GARDENA, Calif. — Santa Monica may be feeling good about themselves after a first-round playoff romp, but Templeton is no Gardena Serra.
Samohi football rolled over Templeton, 44-0, in the first round of the CIF-Southern Section Western Division playoffs last week, but round two’s opponent is sure to put up more of a fight.
Despite facing what many consider one of the premiere programs in Southern California, the boys from Samohi are confident — if not sure — that they will walk away with the upset.
“I think we’re going to beat them,” said senior linebacker Nick Cardiel. “They are a fast team, but I don’t think they’re tougher than us.”
That toughness has been buoyed of late with Samohi (8-3 overall) posting shutout romps the past couple of weeks. In fact, Samohi’s defense has given up just 33 points the past six games, including a perfect 5-0 record during Ocean League play.
The defense may have been stout, but Serra will certainly be the toughest opponent they’ve faced in the last few months. The Cavaliers have tallied 250 points during that same six-game stretch — and against the likes of Harvard-Westlake, Chaminade and St. Francis. Those teams are hardly pushovers.
Regardless of who they face on Friday, Samohi doesn’t appear to be phased.
“We’re not afraid of anybody,” head coach Travis Clark said. “They’re high school kids just like we are.”
That confidence isn’t unwarranted.
Samohi has already seen elite programs this season. While all three were losses (Mater Dei, Hart and Valencia), the experience gleaned from those games has proven to serve the Vikings well as they ride a six-game winning streak.
“We’ve already been in big games,” Clark said. “These guys know what to expect. Nobody will hit you in the mouth like that.”
The bold scheduling was a gamble for Samohi. To make it worse, they faced those three programs in a row to finish the preseason, going 2-3 in the process.
During the first game of the league season, it looked like the plan might backfire. The Vikings struggled during the first three quarters against underdog Morningside before putting the Monarch’s away.
After the game, Clark was proud of the second-half effort, knowing that that kind of grit would come in handy later in the playoffs when the stakes are higher and the teams are stronger.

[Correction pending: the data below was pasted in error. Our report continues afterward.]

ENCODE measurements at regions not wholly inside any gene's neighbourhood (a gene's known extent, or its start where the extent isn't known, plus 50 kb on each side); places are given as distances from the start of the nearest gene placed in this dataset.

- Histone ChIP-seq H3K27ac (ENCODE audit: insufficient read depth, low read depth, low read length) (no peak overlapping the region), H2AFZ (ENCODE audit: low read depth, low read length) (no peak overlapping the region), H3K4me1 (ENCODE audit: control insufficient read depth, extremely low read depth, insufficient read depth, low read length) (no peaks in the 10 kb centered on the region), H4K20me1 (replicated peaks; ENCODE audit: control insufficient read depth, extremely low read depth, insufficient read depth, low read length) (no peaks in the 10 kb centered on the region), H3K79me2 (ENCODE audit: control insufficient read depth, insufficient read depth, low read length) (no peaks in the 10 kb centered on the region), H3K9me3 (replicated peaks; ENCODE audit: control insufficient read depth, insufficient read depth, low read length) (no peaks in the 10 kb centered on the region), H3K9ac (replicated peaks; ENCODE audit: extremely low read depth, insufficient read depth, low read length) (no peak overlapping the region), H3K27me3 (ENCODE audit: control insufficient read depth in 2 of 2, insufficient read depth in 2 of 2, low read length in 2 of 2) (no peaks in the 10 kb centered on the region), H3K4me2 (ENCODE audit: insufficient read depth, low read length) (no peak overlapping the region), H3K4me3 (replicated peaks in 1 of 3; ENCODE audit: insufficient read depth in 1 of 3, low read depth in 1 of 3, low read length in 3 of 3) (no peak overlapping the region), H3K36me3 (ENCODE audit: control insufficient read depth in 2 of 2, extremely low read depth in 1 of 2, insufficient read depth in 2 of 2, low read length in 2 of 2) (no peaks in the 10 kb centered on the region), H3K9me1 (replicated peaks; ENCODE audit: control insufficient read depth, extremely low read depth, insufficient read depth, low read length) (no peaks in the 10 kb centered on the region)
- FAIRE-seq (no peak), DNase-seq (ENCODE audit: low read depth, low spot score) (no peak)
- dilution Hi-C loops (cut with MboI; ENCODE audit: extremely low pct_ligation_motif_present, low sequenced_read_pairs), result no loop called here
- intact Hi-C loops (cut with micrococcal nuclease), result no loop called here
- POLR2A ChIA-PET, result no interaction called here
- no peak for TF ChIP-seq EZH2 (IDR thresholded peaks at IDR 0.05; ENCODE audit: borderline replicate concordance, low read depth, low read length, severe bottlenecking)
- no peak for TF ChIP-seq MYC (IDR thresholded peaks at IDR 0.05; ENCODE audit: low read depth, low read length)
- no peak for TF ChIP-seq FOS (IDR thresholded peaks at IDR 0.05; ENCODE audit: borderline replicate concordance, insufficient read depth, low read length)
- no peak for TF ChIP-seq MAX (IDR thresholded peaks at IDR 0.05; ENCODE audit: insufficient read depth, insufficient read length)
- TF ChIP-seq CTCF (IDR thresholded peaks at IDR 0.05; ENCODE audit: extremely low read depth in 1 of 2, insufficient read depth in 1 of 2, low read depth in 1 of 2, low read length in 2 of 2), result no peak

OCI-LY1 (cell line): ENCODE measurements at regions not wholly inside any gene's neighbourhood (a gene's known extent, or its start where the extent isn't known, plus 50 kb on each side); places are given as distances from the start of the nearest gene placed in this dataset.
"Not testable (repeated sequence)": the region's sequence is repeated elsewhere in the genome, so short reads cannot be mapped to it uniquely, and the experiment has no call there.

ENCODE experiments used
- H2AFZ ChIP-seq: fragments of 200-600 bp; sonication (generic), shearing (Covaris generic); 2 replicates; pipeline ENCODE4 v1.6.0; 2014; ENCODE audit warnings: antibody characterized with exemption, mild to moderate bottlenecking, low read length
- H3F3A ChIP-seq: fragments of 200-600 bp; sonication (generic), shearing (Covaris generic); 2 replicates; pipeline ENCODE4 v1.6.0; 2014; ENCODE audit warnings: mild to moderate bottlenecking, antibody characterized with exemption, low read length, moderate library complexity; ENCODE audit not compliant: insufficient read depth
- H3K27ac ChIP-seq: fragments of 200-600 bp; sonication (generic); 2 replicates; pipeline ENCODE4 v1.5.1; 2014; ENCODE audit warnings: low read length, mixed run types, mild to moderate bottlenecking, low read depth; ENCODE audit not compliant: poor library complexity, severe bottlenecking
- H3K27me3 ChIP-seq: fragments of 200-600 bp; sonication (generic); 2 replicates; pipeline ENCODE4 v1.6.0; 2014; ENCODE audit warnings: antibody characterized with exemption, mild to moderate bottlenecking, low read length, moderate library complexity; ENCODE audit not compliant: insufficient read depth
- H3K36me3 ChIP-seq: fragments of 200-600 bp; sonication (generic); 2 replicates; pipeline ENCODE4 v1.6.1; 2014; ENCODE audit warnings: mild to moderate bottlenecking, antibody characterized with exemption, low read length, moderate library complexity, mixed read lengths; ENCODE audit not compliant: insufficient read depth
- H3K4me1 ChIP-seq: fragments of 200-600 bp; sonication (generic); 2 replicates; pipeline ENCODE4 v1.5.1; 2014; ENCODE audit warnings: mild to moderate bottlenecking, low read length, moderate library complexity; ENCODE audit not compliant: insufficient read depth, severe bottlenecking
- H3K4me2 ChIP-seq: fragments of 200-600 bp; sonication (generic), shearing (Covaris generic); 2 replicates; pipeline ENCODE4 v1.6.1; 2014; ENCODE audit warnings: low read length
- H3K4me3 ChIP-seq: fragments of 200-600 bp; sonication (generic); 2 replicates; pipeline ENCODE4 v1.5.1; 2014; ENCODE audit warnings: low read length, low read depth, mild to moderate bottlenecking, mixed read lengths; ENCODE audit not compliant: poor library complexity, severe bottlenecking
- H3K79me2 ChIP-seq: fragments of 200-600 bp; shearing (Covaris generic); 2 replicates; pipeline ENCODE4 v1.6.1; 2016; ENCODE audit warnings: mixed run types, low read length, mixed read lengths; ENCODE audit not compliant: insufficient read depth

Since, the Vikings have rattled off seemingly easy wins en route to facing Serra.
For the trend to continue, Cardiel and senior wide receiver Sebastian LaRue agree that the Vikings will have to play mistake-free. It’s a tall order, but their momentum and upbeat team mood may be able to carry them to the semifinals.
“We know that if we practice better than them, we can beat them,” Cardiel said. “When we played those teams, we made a lot of mistakes.
“We have to hit our keys and keep communicating. That’s what has made the past few weeks important for us, we’ve been communicating.”
While equally optimistic, LaRue is more low-key in his assessment.
LaRue has played with a number of Serra’s play-makers, experience that has tempered any cockiness the USC-commit may have. He grew up with them on the Pop Warner fields of the Inglewood area so he knows what they are capable of.
“In general, as a team, they fly around on defense,” LaRue said. “They have a front seven that is very explosive and some good defensive backs over there.”
Helping LaRue and Co. stand up to Serra’s defense will be the emergent Jason King. The wide receiver snagged three touchdowns during last week’s blowout of Templeton and added another with an interception return for a score.
LaRue knows that Serra has seen the tape and will have the task of defending two marquee wideouts. LaRue has been the subject of double and even triple teams all season, opening room for King to roam opposing secondaries.
“They can’t just take us both out of the game,” he said. “And if they do, we can hurt them with our running game.
“We’ve become really well-rounded that way.”
The game is at Serra on Friday. It begins at 7:30 p.m.